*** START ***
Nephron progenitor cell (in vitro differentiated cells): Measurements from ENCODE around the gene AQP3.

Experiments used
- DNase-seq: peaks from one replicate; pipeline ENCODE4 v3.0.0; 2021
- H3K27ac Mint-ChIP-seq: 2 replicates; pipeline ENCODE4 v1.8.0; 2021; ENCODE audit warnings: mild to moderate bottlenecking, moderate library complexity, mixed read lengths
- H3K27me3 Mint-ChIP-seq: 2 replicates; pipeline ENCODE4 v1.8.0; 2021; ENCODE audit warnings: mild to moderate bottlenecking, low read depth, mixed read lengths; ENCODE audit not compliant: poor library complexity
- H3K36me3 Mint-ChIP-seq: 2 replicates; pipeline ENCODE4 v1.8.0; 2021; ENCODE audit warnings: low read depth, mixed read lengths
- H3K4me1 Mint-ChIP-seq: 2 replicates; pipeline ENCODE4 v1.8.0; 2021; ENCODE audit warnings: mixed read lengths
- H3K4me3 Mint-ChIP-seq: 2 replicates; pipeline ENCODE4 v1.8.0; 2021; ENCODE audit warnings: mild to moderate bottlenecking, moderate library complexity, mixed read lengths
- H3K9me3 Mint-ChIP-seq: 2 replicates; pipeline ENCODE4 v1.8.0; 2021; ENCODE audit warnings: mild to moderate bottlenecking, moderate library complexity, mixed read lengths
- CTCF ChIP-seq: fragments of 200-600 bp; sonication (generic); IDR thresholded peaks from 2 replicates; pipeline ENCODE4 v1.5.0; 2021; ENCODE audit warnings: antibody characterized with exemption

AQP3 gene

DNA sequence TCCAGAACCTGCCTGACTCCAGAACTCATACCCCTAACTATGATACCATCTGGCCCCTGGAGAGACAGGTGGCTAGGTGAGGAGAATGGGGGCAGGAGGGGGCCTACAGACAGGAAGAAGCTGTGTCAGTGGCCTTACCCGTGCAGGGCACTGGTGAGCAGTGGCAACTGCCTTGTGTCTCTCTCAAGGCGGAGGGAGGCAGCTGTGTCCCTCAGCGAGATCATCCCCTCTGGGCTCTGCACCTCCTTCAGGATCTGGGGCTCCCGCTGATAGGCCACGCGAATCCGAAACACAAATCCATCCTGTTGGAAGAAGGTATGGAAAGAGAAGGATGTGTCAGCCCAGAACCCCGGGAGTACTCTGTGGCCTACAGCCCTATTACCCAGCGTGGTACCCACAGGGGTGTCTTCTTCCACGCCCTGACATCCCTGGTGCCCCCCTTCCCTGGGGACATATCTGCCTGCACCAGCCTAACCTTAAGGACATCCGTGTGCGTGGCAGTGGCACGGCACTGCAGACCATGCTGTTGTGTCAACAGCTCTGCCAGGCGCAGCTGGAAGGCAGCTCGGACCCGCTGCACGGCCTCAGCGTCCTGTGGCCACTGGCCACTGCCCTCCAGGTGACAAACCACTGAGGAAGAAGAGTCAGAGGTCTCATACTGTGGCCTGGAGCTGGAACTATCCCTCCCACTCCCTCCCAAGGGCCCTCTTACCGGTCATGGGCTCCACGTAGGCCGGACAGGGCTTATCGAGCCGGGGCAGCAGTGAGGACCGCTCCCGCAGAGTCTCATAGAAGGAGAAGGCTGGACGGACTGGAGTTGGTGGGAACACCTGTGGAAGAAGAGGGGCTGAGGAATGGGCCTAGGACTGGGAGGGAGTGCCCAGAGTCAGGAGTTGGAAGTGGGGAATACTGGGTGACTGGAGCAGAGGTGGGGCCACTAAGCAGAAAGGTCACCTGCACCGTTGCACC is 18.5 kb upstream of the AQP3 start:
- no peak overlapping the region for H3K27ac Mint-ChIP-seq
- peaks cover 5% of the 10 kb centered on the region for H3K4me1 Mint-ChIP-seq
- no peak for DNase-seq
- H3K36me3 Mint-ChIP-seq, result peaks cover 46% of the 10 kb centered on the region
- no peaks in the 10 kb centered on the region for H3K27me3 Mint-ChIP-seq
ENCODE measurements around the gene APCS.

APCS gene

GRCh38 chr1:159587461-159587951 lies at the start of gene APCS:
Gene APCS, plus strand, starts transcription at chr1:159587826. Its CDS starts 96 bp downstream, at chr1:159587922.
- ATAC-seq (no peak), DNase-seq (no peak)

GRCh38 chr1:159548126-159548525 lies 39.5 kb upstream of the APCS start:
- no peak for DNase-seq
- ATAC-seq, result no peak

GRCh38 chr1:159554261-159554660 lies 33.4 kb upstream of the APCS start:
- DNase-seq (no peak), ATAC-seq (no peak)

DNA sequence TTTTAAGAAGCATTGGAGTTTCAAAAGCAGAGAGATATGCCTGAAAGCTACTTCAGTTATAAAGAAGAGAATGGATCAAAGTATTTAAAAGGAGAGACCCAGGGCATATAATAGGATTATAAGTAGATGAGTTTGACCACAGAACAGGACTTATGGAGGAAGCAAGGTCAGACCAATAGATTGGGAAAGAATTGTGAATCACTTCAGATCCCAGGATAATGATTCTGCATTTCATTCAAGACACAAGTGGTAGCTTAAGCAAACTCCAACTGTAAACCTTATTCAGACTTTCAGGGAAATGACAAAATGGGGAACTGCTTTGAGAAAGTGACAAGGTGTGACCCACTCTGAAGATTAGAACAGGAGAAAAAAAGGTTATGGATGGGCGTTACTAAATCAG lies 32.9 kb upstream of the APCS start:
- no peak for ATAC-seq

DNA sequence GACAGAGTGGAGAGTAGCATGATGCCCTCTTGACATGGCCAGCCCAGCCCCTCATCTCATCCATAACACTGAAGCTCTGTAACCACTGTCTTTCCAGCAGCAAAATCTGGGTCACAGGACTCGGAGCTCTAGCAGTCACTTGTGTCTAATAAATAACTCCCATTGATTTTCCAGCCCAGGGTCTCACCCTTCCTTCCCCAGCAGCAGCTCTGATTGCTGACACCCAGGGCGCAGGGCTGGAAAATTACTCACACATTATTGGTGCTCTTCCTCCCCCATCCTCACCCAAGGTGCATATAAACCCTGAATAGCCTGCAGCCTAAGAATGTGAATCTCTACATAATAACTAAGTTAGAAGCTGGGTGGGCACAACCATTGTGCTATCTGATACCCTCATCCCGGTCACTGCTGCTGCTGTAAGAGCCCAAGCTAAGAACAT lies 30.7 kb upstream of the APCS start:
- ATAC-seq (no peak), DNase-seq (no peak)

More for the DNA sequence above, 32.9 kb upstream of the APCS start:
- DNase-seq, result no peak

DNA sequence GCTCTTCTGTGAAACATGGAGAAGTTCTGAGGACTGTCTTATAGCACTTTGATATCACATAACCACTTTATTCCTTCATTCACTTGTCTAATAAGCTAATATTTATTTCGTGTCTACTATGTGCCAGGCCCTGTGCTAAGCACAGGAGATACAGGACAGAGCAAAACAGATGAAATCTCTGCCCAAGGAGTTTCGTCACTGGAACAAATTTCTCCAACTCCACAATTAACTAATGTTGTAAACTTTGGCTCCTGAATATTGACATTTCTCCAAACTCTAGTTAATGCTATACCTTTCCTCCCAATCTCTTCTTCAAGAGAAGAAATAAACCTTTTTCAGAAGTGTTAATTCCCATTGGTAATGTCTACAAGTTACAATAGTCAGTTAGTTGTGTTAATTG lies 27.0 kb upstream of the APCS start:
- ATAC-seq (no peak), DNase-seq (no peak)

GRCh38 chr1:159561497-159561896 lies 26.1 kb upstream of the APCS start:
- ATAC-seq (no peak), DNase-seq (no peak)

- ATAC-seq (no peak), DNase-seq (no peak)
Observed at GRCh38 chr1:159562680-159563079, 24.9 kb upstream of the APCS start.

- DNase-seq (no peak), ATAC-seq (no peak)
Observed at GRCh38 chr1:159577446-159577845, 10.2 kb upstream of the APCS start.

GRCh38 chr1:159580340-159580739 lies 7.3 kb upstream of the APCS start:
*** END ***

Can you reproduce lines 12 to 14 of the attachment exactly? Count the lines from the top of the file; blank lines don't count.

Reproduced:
DNA sequence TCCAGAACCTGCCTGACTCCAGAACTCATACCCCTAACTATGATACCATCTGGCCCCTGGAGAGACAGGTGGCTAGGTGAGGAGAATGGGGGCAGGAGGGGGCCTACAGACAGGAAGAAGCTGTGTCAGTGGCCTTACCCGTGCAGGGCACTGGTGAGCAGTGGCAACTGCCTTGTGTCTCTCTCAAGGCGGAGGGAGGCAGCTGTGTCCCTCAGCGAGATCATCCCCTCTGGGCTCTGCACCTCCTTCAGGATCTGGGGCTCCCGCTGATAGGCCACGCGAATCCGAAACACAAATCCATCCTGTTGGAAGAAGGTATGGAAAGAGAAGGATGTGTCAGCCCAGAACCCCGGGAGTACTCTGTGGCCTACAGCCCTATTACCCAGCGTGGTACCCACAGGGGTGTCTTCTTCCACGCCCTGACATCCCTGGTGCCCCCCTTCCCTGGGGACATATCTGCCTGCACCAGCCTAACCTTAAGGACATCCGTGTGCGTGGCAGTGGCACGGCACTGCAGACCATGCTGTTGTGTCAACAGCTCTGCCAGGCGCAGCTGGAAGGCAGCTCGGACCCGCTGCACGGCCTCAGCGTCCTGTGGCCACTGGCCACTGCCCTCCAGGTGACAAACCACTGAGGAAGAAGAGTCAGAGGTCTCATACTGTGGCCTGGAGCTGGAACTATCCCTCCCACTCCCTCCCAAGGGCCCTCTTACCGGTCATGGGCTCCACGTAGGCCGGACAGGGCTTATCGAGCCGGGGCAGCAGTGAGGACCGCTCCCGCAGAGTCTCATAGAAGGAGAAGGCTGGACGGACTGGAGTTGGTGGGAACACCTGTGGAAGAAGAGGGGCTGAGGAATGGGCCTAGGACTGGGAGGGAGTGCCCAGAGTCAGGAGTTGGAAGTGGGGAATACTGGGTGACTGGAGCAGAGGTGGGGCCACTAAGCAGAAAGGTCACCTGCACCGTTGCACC is 18.5 kb upstream of the AQP3 start:
- no peak overlapping the region for H3K27ac Mint-ChIP-seq
- peaks cover 5% of the 10 kb centered on the region for H3K4me1 Mint-ChIP-seq